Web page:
“The factories have become more sophisticated,” Feniger added. “They market better, they do their own product development and design, and they interface with the buying offices much better.” And as the fashion industry moves toward an atypical buying calendar where quick turns and reorders are frequent and high MOQs have fallen out of favor, it’s all the more imperative that companies and their suppliers be aligned and in direct communication for the sake of efficiency, he said.
Feniger’s current venture, 55Consulting, helps brands install seasoned sourcing operatives internally who can interface with manufacturers and sourcing offices across Asia. “Typically, when we’re starting up, I just provide the umbrella coverage,” he said, “and then make sure we get a general manager who understands the nuances” of sourcing throughout these regions, including fluctuations in trade relationships, differences in expertise and capacity, and Covid’s impact on local workforces. Dedicated sourcing offices are set up in Hong Kong or Shanghai, depending on the location of the factories a client decides to work with, he said.
The issue of social compliance has come into sharper focus in recent years as concerns about human rights abuses and poor working conditions proliferate across sourcing locales, underscoring another reason for brands to bring sourcing in-house. “The first principle of traceability starts with needing to know which factories are making your goods,” Feniger said. While the concept seems simple, “very little is made where it’s purported to be made,” he added.
“People will take an order and show you a gleaming factory, but in reality, it may be being made down the road in a shack,” he said. The apparel manufacturing sector has become notorious for practices like subcontracting, where work is shared between factories on an unauthorized basis, perhaps in an effort to skirt labor laws.
The only way for a brand to ensure that its factories are compliant, according to Feniger, is to have “boots on the ground” to monitor performance after a contract has been signed. Quality control agents managed by a sourcing office act as a brand’s eyes and ears at the factory level. “If you’re going to make 10,000 shirts and it requires 2,000 sewing machines and approximately 2,500 workers, they will want to know, ‘Where are those workers?’”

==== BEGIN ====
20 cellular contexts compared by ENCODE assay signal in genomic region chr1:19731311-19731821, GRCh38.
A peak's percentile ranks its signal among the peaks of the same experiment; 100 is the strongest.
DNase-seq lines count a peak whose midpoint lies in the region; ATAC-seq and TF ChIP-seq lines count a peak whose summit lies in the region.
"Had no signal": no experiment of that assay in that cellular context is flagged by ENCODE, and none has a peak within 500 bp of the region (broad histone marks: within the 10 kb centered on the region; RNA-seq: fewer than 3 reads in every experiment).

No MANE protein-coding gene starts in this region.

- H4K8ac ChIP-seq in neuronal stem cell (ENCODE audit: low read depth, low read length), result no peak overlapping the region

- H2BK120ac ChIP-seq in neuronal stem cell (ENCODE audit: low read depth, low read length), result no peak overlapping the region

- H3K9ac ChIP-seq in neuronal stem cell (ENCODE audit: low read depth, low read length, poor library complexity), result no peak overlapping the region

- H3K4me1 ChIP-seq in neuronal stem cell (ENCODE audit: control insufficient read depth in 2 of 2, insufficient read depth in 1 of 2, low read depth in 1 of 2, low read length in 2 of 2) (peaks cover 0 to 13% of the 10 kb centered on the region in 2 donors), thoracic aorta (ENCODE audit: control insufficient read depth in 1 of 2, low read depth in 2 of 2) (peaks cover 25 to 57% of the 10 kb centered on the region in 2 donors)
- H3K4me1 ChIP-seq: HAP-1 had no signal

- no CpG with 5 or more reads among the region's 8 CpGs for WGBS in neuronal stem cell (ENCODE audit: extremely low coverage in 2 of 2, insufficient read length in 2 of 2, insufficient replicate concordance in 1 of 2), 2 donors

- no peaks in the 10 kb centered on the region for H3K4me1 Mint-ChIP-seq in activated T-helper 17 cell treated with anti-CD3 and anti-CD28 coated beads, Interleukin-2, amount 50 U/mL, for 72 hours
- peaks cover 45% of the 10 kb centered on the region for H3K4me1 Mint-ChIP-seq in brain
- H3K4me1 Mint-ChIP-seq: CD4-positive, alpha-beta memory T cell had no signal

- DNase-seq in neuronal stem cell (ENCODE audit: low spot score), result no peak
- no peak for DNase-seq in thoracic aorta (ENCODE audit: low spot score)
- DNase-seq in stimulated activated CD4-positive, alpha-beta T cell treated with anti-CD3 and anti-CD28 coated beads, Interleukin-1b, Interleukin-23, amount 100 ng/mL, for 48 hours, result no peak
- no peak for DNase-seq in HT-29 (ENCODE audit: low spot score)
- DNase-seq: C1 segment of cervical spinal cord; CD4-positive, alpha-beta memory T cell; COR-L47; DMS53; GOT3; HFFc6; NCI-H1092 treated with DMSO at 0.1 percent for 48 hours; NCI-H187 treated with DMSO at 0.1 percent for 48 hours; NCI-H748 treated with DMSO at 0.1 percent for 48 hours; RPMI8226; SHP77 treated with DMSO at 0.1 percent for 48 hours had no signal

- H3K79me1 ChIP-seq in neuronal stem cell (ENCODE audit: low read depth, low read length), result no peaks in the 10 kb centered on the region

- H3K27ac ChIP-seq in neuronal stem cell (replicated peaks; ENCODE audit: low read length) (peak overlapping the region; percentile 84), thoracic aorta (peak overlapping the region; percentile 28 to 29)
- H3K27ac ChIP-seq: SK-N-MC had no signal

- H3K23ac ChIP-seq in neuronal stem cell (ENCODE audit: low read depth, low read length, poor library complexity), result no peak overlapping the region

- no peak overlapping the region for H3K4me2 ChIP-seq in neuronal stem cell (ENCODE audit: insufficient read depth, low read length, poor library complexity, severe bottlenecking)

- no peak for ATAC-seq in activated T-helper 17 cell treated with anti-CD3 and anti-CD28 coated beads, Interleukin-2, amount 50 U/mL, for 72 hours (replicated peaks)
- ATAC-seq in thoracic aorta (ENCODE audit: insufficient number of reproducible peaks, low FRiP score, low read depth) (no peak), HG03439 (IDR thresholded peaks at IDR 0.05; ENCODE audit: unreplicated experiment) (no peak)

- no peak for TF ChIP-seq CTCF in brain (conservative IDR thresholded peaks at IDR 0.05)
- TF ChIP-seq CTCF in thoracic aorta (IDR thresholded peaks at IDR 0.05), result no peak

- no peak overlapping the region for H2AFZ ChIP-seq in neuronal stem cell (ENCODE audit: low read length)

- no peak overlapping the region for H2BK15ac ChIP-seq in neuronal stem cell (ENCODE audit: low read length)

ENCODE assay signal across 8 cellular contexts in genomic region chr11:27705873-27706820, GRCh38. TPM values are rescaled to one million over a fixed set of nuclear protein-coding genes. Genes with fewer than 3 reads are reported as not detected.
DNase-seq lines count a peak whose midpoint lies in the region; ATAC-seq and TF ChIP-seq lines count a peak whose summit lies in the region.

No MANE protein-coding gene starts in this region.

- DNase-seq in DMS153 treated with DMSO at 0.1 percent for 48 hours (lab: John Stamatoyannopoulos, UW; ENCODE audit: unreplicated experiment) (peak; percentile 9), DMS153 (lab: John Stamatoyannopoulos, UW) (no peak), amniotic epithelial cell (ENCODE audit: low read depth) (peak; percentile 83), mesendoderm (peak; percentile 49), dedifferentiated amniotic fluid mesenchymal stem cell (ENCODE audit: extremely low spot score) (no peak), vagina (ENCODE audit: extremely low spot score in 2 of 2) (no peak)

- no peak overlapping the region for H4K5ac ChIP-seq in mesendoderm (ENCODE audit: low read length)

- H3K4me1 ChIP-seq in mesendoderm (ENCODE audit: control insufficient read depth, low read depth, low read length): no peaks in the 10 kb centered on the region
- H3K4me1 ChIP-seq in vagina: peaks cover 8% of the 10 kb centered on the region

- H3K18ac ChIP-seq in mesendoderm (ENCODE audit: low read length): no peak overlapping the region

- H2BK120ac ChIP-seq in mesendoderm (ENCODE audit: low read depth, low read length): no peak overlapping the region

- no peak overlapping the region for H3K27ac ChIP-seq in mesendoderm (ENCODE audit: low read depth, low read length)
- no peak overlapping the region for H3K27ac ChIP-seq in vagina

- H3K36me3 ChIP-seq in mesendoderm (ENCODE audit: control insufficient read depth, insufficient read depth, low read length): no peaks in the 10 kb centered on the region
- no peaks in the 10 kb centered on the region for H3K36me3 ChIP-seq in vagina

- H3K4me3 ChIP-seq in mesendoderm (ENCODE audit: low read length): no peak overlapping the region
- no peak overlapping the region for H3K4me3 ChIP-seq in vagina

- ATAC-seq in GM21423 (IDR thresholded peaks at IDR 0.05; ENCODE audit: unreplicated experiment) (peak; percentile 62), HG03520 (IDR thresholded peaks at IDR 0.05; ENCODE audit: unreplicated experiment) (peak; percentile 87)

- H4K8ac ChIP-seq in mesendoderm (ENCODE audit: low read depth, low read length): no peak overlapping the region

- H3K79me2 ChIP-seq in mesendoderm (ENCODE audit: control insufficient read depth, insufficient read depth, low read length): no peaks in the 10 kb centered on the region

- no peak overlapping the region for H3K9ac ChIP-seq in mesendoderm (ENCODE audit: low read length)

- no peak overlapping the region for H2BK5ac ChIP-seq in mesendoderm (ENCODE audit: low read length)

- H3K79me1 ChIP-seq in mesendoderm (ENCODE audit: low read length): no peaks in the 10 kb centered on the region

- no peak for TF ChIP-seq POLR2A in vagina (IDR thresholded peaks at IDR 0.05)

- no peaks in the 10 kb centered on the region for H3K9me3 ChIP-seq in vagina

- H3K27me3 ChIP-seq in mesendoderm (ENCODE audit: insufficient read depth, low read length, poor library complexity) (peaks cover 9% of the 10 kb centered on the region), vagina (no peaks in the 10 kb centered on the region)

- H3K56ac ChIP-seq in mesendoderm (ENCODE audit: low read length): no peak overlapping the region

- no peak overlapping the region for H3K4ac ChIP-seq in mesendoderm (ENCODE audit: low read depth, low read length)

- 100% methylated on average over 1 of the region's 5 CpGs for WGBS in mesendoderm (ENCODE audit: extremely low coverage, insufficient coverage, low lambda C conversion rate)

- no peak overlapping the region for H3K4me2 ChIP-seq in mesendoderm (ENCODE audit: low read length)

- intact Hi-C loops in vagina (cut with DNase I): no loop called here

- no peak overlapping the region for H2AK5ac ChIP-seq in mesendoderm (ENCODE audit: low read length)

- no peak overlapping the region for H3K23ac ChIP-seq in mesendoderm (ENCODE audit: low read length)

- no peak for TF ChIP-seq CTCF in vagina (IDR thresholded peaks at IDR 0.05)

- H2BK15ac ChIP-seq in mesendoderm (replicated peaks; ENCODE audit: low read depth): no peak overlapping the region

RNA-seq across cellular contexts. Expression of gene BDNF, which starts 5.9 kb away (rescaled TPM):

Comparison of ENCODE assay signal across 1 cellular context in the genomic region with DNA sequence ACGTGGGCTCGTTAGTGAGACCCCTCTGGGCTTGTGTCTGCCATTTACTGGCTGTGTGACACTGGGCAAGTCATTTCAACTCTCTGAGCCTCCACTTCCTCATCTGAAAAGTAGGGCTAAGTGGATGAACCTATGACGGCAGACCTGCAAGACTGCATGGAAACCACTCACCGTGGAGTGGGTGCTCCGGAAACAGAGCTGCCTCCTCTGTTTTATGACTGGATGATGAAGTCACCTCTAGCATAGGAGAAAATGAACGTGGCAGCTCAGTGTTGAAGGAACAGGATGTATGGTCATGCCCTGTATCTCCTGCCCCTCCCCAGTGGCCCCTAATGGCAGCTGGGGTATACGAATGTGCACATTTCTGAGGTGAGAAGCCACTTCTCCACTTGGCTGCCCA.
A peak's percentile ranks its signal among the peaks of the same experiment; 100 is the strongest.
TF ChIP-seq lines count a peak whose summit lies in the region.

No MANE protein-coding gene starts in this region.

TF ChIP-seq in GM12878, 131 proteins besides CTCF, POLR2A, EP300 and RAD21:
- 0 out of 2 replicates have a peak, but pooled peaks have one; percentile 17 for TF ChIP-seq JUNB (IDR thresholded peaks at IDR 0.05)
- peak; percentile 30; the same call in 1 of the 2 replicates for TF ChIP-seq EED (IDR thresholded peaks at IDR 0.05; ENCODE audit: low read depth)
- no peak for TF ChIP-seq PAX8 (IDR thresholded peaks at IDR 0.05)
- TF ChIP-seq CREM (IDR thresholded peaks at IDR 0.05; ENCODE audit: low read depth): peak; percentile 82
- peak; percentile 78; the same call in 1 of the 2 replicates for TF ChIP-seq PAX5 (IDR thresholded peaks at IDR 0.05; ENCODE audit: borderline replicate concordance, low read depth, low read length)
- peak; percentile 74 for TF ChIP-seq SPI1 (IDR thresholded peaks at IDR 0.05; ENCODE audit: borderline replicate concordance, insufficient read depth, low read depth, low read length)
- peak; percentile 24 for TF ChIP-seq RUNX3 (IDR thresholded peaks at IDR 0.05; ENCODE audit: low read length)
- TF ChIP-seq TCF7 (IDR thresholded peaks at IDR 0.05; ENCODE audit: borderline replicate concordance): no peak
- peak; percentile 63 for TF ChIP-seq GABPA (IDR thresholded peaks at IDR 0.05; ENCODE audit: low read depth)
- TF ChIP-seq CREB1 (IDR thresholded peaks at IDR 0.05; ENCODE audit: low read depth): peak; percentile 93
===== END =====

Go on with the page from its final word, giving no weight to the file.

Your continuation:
By contrast, sourcing agencies may not have the bandwidth or the motivation to engage with factories to ensure that best practices—and laws—are followed. While Feniger said that labor laws in China, for example, are “beautifully proscribed” with “world-class protections” for workers that limit work hours and mandate overtime pay, “how well the law is implemented is a different question.” Workers and factory owners can sometimes be complicit in circumventing the rules in the interest of making more money quickly, he said, and facilities that operate this way need to be rooted out by someone with a vested interest in protecting a brand’s integrity as well as the health of a factory’s workforce.
A sourcing office acts as “the guardian of a brand’s name,” he said. “Its job is to make sure they’re following both letter of the law and the spirit of the law.” That’s especially important in the world of 21st-century sourcing, as shoppers become more values-driven and willing to vote with their dollars. The concept of the ethical, transparent supply chain has now morphed, for consumers, “from a ‘nice-to-have’ to a ‘need-to-have,’” he said.